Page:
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Pain in pets often indicates an underlying health condition that you may not know they have, ranging from mild to much more severe, life-threatening conditions. As such, it is important to know and recognise the signs that your pet is in pain so that your vet can take the necessary steps to diagnose the problem, and begin treatment.
So, what are the signs that your pet is in pain? Common signs that may indicate that your pet is in pain include changes in behaviour, changes to eating, sleeping, and drinking habits, being more vocal, heavy panting, mobility issues, and visible changes to their body.
Read on to learn more about pain in pets, including the common signs that your pet is in pain, and what might be the cause.
What are the Common Signs of Pain in Pets?
Often, pets are very good at hiding illness and, as such, it can be difficult to know when they’re in pain. However, there are a few common signs of pain that you can look out for, some more obvious than others. These include:
Common Signs of Pain in Cats
The signs of pain in different animals will vary from the above list slightly, by breed, and by individual circumstances. It might be useful to note that cats experiencing short-term pain are more likely to show signs of their pain or discomfort than those experiencing long-term or chronic pain. In these circumstances, cats can hide their pain for long periods of time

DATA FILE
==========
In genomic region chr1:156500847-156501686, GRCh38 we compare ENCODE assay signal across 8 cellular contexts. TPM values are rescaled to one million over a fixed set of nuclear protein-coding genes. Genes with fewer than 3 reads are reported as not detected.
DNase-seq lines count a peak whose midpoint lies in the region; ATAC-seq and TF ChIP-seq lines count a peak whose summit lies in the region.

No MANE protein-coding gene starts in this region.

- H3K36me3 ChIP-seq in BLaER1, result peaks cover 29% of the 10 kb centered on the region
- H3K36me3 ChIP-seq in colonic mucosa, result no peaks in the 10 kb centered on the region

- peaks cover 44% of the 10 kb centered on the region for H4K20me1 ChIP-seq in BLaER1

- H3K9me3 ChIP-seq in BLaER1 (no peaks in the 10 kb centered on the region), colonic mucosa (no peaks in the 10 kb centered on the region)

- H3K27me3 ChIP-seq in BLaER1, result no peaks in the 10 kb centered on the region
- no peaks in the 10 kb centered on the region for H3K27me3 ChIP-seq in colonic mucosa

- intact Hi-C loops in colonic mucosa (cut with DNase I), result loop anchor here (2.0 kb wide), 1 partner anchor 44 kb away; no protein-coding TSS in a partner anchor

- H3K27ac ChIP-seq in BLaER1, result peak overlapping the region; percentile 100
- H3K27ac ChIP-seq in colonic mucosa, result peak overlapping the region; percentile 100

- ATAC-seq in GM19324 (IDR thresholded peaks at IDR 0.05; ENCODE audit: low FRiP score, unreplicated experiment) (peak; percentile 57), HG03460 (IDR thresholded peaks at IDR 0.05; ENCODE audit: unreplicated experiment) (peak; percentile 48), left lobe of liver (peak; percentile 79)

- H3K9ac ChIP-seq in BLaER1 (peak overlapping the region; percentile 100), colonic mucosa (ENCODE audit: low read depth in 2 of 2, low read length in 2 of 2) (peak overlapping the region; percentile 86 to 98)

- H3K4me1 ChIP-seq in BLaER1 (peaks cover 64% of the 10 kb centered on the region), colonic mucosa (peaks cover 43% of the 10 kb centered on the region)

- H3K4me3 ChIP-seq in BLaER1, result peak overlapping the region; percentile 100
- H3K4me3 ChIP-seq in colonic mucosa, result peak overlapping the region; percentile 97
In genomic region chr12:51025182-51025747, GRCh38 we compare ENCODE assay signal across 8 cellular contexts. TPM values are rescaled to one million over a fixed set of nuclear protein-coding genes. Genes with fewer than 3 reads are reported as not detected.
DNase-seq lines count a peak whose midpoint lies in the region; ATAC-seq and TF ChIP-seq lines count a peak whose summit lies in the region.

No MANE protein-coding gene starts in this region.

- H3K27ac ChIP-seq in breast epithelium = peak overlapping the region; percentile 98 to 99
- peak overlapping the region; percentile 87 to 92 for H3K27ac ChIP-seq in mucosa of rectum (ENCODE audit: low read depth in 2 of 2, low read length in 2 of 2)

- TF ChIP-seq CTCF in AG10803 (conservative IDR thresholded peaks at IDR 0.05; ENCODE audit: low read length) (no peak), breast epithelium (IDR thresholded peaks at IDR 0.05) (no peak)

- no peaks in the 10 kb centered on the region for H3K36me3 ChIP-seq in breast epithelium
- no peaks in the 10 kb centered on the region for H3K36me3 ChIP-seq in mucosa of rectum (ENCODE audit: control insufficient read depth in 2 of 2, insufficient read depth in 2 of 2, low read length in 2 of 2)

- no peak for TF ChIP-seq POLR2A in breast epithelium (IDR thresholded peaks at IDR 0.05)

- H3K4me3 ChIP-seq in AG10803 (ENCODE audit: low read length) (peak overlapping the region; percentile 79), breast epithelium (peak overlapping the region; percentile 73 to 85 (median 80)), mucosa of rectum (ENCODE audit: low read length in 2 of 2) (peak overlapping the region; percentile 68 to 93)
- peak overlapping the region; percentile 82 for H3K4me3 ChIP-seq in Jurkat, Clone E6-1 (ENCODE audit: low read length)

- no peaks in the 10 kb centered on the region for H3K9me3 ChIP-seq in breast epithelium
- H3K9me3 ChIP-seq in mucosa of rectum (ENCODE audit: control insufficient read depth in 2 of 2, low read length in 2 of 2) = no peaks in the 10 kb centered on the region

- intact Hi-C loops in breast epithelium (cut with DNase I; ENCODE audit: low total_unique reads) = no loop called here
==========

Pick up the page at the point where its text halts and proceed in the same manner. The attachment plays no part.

However, some common signs of pain in cats include:
- Reduced appetite
- Increased time spent sleeping
- Changes in behaviour, e.g disinterest in things such as playing, social interaction, and exploring. They may also become withdrawn and avoid usual activities which now cause them pain, such as jumping and leaping
- Poor mood and temperament e.g. increased irritability or becoming aggressive when touched
- Appearing lame, including reduced motion and/or activity
- Increased sensitivity to touch in certain areas
- Decreased grooming, or overgrooming a particular area
If you spot any of these signs in your cat, do not try to diagnose or treat them yourself, as these symptoms could signify a number of different health problems, and you may make the problem worse. Instead, consult your vet as soon as possible.
Common Signs of Pain in Dogs
The signs of pain and discomfort can vary greatly from dog to dog, depending on their experience, age, environment, and pain tolerance. Some dogs are more likely to show the signs of pain than others, which is why it is incredibly important to know what to watch out for. Some of the most common signs of pain in dogs include:
- Changes to eating behaviours, either increased or decreased
- Abnormal, or reduced movement, including loss of energy, unusual postures, limping, and restlessness
- Excessive grooming, which may indicate sores or surface wounds
- Vocalisation, e.g. unusual or excessive noises
- Reduced social interaction, e.g. a lack of interest in their favourite activities or toys. They may also seem tired or agitated.
If you notice any signs of pain in your dog, please contact your vet as soon as possible, and don’t try to diagnose or treat the condition yourself. Such signs can be indicators of a number of conditions, of which pain is just a symptom. Therefore, it is vital that your dog is checked by their vet as soon as possible.
Common Painful Conditions in Pets